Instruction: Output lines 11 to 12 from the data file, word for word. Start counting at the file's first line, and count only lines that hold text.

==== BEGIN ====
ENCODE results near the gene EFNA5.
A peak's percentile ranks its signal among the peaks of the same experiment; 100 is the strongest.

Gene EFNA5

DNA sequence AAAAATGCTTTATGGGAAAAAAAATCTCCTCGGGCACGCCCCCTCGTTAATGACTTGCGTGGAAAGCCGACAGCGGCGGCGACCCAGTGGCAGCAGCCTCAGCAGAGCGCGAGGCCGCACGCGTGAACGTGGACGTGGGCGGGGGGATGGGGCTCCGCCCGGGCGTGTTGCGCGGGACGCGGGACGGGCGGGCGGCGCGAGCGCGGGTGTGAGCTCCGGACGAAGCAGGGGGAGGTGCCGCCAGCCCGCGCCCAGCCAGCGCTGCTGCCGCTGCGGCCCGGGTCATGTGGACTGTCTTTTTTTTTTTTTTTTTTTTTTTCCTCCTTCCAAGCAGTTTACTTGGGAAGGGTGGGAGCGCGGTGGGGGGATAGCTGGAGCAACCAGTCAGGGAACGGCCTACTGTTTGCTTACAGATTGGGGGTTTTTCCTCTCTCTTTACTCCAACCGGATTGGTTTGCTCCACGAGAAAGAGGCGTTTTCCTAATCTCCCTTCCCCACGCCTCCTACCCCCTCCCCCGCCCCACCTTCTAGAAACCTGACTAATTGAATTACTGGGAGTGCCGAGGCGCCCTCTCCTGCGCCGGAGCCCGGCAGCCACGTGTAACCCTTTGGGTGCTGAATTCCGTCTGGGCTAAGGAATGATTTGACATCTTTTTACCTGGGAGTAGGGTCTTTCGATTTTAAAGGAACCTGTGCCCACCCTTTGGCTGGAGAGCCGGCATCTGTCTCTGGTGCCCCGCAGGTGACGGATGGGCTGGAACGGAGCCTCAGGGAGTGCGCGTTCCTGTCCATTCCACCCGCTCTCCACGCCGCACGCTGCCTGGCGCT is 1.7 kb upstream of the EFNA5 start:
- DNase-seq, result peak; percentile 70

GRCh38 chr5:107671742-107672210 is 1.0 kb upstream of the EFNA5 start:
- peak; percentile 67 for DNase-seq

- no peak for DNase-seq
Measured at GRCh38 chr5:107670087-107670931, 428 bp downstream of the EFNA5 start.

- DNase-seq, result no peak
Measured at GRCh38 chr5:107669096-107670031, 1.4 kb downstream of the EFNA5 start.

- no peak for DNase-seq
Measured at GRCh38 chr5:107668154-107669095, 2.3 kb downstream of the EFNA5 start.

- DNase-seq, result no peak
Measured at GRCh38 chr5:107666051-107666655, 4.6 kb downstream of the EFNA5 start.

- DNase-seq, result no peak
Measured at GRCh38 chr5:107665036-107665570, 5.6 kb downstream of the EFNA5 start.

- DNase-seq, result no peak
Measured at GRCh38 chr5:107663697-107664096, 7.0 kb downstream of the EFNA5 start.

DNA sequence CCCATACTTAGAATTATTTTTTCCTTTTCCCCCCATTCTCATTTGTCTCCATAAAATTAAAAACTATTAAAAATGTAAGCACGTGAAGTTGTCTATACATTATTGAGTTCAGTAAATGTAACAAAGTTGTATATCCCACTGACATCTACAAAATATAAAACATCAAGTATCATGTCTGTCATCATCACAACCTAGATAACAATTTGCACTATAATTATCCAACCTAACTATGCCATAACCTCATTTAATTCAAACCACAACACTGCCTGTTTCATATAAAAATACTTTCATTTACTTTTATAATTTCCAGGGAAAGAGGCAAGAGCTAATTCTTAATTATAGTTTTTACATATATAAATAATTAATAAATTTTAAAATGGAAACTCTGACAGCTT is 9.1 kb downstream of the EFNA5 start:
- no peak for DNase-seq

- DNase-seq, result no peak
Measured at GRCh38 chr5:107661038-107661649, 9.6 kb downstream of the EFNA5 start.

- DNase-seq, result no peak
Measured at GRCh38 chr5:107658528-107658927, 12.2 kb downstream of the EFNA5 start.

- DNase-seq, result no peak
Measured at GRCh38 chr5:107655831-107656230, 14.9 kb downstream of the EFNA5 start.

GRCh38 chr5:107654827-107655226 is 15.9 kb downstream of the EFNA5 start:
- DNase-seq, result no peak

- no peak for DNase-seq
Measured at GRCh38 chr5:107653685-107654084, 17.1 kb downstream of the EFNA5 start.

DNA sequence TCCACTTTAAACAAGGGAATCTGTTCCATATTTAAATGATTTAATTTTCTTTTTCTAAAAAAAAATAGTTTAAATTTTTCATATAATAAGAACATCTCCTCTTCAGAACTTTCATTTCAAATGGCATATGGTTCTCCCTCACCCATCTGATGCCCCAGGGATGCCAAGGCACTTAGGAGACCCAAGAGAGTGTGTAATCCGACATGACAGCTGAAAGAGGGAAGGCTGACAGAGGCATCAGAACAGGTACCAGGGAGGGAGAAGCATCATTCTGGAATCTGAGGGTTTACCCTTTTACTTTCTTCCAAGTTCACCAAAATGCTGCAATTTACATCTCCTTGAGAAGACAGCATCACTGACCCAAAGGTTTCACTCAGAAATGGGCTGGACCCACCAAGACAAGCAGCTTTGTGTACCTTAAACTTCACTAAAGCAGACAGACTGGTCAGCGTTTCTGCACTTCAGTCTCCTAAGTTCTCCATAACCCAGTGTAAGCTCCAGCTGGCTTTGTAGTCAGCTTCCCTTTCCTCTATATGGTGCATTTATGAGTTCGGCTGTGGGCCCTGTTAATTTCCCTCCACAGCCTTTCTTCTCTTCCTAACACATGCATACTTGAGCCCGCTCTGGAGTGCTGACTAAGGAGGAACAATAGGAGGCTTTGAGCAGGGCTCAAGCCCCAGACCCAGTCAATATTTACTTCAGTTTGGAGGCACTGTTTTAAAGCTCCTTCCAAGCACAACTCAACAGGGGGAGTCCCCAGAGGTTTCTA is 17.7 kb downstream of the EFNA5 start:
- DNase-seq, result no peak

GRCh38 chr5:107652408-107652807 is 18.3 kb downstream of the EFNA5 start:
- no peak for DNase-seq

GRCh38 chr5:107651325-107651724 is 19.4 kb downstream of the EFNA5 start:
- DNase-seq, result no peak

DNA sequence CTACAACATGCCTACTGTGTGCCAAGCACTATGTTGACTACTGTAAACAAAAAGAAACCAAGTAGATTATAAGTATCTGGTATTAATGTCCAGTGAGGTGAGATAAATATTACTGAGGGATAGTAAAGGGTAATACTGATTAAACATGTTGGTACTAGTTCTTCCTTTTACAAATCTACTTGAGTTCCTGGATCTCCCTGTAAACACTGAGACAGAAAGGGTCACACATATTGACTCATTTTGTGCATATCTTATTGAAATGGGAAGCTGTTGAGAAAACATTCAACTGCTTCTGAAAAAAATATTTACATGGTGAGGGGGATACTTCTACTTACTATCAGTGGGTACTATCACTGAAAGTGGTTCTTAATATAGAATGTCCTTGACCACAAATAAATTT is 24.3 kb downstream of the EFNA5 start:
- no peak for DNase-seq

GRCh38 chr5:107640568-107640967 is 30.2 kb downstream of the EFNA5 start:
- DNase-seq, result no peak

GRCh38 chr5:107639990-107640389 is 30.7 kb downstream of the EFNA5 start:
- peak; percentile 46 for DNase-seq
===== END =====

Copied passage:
Measured at GRCh38 chr5:107669096-107670031, 1.4 kb downstream of the EFNA5 start.

- no peak for DNase-seq